The structure thus far set forth describes a device known as a branch guide directional coupler, wherein each of segments 15 comprises a branch of the directional coupler. A directional coupler may be defined as two waveguides coupled together in a manner such that a single traveling wave in either Waveguide will induce a single traveling wave in the other waveguide, the direction of the latter wave being determined by the direction of the former. Thus, microwaves entering waveguide section 16 at the left-hand end thereof and traveling to the right therealong are transferred to Waveguide section 11 through the various waveguide segments 15 and travel to the right in waveguide section 11, leaving section 11 at the right-hand end thereof. However, it is only waves in the design frequency range that the branch guide directional coupler transmits unattenuated from input to output terminal. Waves having frequencies outside the design range are not coupled entirely to waveguide 11 and, consequently, a portion thereof continue to travel to the right in waveguide section It). Such uncoupled waves are absorbed in ,a matched termination 20 disposed in the right-hand end of section It). The portions of the waves having frequencies outside the design range which are transferred to waveguide section 11 do not all travel to the right therein, but, instead, some of these Waves travel in the reverse direction and are absorbed in matched termination 21 disposed in the left-hand end of section 11.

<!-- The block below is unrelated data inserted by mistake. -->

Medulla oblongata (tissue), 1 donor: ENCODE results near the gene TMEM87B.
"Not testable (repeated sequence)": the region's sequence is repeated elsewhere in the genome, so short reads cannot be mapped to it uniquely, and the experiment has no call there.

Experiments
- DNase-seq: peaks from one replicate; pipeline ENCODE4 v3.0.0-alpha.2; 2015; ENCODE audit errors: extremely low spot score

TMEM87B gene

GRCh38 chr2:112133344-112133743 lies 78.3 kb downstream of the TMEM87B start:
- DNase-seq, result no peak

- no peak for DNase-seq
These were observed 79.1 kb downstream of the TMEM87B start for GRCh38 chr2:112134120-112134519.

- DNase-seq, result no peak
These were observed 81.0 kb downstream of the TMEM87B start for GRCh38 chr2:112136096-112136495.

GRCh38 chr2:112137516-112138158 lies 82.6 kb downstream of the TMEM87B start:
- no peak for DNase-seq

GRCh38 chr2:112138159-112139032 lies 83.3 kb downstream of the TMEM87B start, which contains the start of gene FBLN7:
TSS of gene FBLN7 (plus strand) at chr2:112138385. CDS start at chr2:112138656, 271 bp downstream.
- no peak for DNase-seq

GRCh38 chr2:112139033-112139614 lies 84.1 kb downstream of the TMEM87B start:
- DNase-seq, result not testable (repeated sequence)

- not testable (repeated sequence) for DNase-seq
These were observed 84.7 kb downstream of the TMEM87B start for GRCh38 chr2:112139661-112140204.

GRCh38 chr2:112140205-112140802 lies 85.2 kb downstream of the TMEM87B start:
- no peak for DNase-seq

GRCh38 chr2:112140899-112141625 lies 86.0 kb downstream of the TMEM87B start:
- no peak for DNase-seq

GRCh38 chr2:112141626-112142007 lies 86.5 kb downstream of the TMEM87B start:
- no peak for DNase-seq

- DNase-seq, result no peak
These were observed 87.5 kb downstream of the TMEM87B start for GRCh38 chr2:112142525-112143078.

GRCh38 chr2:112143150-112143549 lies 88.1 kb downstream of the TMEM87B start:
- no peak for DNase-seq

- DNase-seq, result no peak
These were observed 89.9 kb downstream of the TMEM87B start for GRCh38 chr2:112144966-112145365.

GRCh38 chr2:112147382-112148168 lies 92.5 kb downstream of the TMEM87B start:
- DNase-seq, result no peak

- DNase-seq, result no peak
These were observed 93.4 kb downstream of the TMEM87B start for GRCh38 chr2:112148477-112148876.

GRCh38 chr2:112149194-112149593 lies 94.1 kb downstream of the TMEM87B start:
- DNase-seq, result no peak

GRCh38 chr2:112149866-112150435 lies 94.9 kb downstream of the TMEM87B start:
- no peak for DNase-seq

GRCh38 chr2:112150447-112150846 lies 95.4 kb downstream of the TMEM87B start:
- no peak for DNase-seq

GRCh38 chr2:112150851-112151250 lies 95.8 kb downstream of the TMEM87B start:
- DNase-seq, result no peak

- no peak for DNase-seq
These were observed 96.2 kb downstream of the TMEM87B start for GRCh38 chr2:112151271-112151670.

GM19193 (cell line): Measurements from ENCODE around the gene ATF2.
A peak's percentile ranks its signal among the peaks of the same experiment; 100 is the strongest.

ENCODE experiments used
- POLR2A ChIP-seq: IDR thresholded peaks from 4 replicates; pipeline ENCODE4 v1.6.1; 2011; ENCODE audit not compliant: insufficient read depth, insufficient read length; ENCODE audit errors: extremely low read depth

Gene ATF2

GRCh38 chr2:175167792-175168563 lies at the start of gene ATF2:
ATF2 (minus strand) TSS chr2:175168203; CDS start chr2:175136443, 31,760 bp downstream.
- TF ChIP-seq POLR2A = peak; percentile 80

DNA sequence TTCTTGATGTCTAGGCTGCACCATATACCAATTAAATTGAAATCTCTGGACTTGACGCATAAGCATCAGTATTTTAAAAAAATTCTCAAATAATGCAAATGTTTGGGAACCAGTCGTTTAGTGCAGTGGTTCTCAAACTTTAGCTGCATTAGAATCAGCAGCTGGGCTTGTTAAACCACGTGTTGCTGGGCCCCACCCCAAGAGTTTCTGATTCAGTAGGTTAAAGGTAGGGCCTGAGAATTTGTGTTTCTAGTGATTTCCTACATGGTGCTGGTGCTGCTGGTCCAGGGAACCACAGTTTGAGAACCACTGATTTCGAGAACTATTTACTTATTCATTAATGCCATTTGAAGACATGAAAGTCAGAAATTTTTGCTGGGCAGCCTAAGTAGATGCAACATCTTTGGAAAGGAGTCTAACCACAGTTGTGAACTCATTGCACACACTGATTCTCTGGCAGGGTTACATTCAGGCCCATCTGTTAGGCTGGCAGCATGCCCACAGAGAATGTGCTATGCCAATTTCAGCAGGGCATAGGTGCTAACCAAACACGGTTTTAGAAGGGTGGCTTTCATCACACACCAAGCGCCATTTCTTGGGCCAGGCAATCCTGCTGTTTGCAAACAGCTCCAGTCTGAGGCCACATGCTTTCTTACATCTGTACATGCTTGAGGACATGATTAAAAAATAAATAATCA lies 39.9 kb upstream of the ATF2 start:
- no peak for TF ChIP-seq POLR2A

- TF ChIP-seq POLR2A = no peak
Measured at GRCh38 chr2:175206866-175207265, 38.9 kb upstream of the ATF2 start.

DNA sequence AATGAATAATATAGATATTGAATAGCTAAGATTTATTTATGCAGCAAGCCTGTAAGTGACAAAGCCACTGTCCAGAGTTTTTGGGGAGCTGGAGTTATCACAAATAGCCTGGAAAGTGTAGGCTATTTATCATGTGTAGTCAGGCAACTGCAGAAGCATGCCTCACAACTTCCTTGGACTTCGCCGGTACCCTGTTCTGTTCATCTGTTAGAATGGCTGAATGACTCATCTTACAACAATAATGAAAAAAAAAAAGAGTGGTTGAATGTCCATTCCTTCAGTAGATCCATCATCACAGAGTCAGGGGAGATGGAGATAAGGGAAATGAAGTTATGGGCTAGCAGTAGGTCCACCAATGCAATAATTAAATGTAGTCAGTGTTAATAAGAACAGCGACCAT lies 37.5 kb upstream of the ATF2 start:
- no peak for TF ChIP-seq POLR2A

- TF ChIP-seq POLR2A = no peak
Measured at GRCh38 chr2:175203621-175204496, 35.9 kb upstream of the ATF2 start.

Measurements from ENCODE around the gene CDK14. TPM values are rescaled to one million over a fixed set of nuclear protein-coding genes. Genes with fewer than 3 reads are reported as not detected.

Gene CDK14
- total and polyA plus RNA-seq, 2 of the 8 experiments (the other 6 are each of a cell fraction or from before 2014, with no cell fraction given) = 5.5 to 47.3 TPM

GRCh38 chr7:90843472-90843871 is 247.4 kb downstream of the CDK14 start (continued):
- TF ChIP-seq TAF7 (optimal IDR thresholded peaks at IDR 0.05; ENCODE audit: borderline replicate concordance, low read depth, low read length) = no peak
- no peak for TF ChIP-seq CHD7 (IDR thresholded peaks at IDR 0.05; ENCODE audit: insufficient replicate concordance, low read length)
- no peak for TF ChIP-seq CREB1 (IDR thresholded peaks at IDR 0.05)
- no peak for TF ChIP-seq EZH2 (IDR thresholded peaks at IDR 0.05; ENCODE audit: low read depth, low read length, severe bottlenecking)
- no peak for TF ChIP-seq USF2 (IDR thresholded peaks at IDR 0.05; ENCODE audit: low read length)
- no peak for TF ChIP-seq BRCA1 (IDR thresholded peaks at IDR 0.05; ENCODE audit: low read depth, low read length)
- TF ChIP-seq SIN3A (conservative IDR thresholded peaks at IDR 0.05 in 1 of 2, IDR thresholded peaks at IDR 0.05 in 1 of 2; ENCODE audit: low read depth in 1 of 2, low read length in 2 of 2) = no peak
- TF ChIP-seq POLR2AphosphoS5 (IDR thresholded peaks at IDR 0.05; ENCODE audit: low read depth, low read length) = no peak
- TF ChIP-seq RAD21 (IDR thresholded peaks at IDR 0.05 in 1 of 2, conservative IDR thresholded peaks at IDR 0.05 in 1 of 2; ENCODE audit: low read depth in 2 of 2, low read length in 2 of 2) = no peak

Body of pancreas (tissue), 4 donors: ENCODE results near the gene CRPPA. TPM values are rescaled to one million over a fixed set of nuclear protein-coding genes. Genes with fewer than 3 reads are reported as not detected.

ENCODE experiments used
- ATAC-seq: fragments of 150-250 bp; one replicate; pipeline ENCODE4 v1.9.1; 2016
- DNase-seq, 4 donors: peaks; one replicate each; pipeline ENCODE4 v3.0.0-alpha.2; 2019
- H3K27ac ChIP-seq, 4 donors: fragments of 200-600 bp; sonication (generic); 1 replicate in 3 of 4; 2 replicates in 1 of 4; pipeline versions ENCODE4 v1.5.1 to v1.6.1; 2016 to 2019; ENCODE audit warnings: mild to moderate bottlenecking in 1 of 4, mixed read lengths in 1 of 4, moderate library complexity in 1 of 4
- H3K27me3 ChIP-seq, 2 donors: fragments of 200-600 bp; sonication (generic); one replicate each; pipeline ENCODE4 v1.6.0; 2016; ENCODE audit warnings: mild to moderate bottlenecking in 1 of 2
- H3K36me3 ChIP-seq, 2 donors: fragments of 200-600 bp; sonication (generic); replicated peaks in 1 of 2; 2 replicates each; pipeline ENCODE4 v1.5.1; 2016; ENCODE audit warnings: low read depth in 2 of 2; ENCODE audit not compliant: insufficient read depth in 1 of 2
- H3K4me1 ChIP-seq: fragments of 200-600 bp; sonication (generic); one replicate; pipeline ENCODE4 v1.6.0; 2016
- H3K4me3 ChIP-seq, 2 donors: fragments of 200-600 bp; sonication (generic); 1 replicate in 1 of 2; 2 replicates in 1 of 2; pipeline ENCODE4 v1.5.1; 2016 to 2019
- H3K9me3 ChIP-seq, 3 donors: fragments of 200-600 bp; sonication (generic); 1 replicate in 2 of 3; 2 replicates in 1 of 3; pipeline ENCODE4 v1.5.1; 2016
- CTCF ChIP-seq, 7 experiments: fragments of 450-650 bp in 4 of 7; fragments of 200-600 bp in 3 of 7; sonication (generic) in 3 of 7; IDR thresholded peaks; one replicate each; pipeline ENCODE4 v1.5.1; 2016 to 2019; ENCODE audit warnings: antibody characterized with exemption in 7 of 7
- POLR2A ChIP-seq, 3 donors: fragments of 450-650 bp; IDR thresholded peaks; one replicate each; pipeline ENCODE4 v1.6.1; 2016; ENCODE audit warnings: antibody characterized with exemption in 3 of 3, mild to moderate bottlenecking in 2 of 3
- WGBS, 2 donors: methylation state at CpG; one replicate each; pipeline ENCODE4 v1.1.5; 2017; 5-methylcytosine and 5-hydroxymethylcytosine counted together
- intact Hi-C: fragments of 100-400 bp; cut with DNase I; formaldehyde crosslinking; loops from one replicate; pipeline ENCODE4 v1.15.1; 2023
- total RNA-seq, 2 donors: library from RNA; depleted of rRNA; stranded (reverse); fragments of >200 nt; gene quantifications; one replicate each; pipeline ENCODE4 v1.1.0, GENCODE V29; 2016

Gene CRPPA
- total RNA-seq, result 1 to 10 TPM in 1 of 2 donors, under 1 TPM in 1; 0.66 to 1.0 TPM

Thus, the basic structure of FIG. 1 which defines a branch guide directional coupler performs a simple filtering function. However, the attenuation provided outside the design frequency range is not sufficiently great for the branch guide directional coupler, alone, to be satisfactory as a filter. Instead, additional means must be provided for strongly attenuating signals having frequencies lying immediately outside the design range and frequencies far removed from the design range.

Because of the reduced height of segments 15, all modes of Wave transmission cannot pass through the segments. Therefore waves in these prohibited modes, which may be introduced in section 10, will continue to the right therein to be absorbed in termination 20.